Constitutional MLH1 and MSH2 mutations were searched on peripheral leucocyte genomic DNA by a combination of radioactive single-strand conformation polymorphism analysis and direct sequencing, on a Perkin-Elmer Applied Biosystem (Foster City, CA) 373 automated sequencer, and reverse-transcription PCR, as previously described.13 A restriction fragment length polymorphism PCR assay was designed to detect the presence of the MLH1 2269-2270insT mutation in relatives of proband carriers and in control samples. The protocol involves amplifying exon 19 using the forward intronic primer GACACCAGTGTATGTTGG and the reverse primer GAGAAAGAAGAACACATCCC, located in the 3′ untranslated region, followed by digestion of the PCR product with the restriction enzyme DraI (20 000 U/ml; New England BioLabs, Beverly, MA) at 37°C and direct visualisation onto agarose gels stained with ethidium bromide. The insertion introduces a novel DraI recognition site in the amplified sequence. Therefore, the mutant allele is cut into two fragments, whose sizes are 224 and 44 bp, respectively, while the 268 bp wild-type product remains undigested on incubation with DraI.
Total RNA extraction and cDNA preparation from lymphoblastoid cell lines was performed as previously described.13 Amplification of a cDNA product spanning the 3′ portion of the MLH1 transcript was performed in the presence of primers annealing to exon 16 (forward: AAGGCTGAGATGCTTGCAGACT) and to the 3′ untranslated region (reverse: GTTGGTACACTTTGTATATCACAC), respectively. Cycling conditions were: initial denaturation at 94°C for 5 min, followed by 30 cycles including 30 s at 94°C, 90 s at 60°C, and 60 s at 72°C, with a final extension lasting 5 min at 72°C. 5–10 μl of the reverse transcription PCR product were digested with 0.3 μl of DraI. Samples were then loaded onto agarose gels.
Microsatellite instability was assayed by testing at least five microsatellite markers, always including the five reference markers comprised in the microsatellite instability testing panel advised by the Bethesda guidelines,14 on matched DNA samples extracted from tumours embedded in paraffin and normal colonic mucosa or fresh peripheral leucocytes, as previously reported.15 Samples were considered to have high levels of microsatellite instability when the instability was observed at ⩾25% markers.
Segregation of MLH1 linked polymorphic markers in HNPCC pedigrees was investigated on peripheral blood DNA. The polymorphisms tested included five microsatellite loci (D3S1609, D3S1612, D3S1561, D3S1611, and D3S1298), and two intragenic single base substitutions located within exon 8 and intron 145. The latter substitutions were typed by direct sequencing. Analysis of microsatellite polymorphisms was performed by PCR amplification in the presence of α32P-dCTP, followed by electrophoresis on 6% denaturing polyacrylamide gels and autoradiographic detection. A total of 42 individuals, including 21 carriers of the 2269-2270insT mutation, were analysed. Allele frequencies in the general population were calculated by analysis of DNA samples of the 65 control blood donors.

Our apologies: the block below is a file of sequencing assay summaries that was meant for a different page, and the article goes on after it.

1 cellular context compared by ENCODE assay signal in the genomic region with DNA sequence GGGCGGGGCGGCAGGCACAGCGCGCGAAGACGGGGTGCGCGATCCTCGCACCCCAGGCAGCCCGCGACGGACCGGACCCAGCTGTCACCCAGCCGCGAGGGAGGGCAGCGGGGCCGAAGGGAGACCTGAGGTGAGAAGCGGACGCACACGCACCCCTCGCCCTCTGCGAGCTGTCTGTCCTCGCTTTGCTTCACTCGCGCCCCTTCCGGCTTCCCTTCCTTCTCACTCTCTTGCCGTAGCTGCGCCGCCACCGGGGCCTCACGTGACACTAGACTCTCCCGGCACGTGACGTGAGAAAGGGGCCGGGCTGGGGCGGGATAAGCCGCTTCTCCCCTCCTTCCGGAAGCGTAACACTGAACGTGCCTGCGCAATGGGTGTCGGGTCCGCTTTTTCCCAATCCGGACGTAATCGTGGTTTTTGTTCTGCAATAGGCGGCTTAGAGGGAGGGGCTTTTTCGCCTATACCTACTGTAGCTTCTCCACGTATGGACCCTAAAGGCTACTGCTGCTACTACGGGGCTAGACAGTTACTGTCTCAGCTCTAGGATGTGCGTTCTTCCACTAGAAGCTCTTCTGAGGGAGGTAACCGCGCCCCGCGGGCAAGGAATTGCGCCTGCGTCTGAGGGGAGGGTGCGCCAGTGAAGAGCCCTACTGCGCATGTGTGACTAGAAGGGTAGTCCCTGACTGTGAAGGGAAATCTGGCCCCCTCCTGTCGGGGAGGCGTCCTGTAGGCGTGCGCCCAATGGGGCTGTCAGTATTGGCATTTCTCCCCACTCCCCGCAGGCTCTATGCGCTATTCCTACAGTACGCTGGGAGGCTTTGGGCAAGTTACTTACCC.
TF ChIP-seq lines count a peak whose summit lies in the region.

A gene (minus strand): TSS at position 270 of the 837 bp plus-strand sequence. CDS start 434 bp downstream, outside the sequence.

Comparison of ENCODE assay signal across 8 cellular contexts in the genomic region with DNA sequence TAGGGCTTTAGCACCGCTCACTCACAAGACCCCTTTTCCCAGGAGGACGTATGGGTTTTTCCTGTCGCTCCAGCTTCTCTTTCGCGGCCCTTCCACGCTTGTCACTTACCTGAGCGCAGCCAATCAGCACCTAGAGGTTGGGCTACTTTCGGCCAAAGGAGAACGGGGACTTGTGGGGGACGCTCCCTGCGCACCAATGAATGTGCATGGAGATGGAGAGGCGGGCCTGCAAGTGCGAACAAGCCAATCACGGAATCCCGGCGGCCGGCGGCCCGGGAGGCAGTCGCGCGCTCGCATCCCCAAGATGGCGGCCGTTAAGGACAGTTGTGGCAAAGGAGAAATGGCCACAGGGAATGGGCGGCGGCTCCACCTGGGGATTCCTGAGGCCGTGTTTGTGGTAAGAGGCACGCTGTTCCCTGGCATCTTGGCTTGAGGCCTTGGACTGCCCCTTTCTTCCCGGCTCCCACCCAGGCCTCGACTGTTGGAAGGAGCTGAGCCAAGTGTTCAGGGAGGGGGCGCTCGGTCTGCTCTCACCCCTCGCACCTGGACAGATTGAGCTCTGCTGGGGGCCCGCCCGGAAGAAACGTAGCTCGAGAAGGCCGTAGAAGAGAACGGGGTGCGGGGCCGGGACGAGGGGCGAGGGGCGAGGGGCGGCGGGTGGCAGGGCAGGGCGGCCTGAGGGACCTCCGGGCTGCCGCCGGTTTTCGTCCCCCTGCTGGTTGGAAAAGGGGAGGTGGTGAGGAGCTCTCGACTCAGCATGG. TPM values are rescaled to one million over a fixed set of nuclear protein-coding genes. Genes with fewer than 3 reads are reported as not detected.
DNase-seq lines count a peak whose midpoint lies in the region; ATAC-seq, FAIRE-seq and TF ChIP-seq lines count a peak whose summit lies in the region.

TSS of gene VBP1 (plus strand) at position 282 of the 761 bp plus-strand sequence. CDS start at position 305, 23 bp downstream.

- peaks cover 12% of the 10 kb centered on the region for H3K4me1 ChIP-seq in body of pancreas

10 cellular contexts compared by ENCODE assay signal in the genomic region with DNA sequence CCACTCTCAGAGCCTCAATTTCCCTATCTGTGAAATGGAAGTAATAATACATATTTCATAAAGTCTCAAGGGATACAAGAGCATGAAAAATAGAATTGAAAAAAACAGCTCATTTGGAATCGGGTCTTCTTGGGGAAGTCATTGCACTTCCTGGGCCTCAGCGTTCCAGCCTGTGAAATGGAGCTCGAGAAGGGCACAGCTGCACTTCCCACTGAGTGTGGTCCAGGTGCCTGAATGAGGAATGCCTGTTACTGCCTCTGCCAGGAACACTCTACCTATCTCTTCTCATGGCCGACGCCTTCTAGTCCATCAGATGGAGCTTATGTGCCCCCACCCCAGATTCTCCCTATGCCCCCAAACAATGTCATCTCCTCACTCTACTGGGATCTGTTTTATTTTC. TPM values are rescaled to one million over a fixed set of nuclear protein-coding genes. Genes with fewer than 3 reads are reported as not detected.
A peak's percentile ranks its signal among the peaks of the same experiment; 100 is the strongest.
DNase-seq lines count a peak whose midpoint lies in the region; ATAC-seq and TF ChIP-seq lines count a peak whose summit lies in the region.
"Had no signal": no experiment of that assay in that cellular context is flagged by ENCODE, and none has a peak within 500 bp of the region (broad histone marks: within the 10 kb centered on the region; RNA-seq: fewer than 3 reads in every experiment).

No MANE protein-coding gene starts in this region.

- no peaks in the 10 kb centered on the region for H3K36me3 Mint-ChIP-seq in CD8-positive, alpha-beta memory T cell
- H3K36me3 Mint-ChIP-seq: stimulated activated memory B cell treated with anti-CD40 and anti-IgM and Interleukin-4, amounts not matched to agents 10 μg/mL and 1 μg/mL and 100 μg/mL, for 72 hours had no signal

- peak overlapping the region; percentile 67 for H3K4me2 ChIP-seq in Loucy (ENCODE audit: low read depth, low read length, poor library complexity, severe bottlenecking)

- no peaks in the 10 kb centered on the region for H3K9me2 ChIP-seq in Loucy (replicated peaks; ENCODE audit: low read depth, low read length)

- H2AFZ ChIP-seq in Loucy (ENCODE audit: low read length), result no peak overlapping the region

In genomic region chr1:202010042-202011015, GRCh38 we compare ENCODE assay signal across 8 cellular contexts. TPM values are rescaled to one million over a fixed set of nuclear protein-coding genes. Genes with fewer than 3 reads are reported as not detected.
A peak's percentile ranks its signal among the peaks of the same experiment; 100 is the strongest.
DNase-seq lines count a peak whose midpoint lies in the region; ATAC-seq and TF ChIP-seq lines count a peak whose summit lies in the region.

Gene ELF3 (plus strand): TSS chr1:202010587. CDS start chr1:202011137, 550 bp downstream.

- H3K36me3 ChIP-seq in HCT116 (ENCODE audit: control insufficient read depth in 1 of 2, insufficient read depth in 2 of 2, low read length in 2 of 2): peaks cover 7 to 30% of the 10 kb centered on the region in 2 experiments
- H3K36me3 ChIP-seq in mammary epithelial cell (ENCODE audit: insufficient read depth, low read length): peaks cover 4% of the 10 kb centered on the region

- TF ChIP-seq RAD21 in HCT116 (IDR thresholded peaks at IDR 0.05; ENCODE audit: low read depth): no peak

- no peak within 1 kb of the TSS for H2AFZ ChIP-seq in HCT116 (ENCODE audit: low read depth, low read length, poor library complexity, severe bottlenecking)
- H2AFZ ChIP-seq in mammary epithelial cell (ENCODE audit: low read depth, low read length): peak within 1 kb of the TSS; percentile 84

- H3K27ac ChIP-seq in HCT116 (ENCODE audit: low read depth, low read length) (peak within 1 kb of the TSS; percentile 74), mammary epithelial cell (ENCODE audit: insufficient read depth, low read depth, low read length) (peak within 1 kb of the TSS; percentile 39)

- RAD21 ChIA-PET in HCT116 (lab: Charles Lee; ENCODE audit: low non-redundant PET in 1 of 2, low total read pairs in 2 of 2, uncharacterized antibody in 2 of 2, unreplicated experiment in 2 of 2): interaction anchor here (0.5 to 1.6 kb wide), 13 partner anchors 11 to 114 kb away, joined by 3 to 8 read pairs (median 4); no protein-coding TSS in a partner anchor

Tissues were fixed in formalin, embedded in paraffin, and sectioned at 6 μm. Following deparaffinisation and rehydration with xylene and ethanol, respectively, slides were submitted to microwave antigen retrieval for pretreatment (30 min, 350 W, in 10 mM citrate buffer, pH 6). Immunoperoxidase staining using diaminobenzidine as a chromogen was carried out with a Nexus automated staining system (Ventena, Strasbourg Cedex, France). Mouse monoclonal antibodies against the MLH1 (G168-15; Pharmingen, San Diego, CA) and MSH2 proteins (G129-1129; Pharmingen, San Diego, CA) were used at a dilution of 1:40. Tumours were considered to show inactivation of MSH2 or MLH1 when complete absence of detectable nuclear staining of neoplastic cells was observed. Definite nuclear staining of adjacent non-neoplastic epithelium, stromal cells, or lymphocytes served as an internal positive control.
In vitro expression of MLH1 2269-2270insT
The entire open reading frame of a 2484 bp MLH1 messenger RNA was cloned into a pcDNA3.1 expression vector (Invitrogen, Carlsbad, CA). The MLH1 2269-2270insT mutation was generated by site directed mutagenesis using the Quick-Change Site-directed mutagenesis kit (Promega, Madison, WI). Human embryonic kidney fibroblast 293T cells lacking expression of intrinsic MLH1 because of MLH1 promoter methylation were cotransfected with a pSG5 expression vector containing a full length PMS2 cDNA and with pcDNA3.1 containing either wild-type or 2269-2270insT MLH1. Extracts were prepared and 50 µg aliquots were analysed by Western blotting as described.16
Mutational screening of the entire MLH1 and MSH2 genes was performed in all HNPCC probands and in 19 suspected HNPCC families. Two different mutations were identified in pedigrees complying with the Amsterdam criteria. One of these mutations was present in four apparently unrelated families, two of which originated from the district of Modena and two from the district of Reggio-Emilia. The recurrent mutation was an insertion of a T between nucleotides 2269 and 2270 (c.2269-2270insT) of the MLH1 cDNA sequence, within exon 19. This mutation is located in the last codon of the gene, and is predicted to displace the termination codon downstream. The new stop codon appears following 33 novel coding triplets which, in the wild-type gene, are contained in the 3′ untranslated region. No other mutation was identified in probands from the four families by direct sequencing of MLH1 and MSH2. Relatives of the 2269-2270insT mutation carriers were assayed by restriction fragment length polymorphism PCR. Seventeen additional carriers were identified (data not shown) and the mutation was shown to cosegregate with the disease phenotype in all families (fig 1). To verify whether the 2269-2270insT could represent a regional polymorphism, 65 control samples obtained by regionally matched blood donors were investigated, and none was found to carry the mutation.
To determine the effects of the mutation on mRNA, we evaluated the expression of the wild-type and mutant alleles by a restriction fragment length polymorphism PCR assay on lymphoblastoid cDNA from two mutation carriers. Direct visualisation of the reverse transcription PCR products on gels stained with ethidium bromide showed that the two alleles are expressed at approximately equal levels in lymphoblastoid cells from both subjects (fig 2).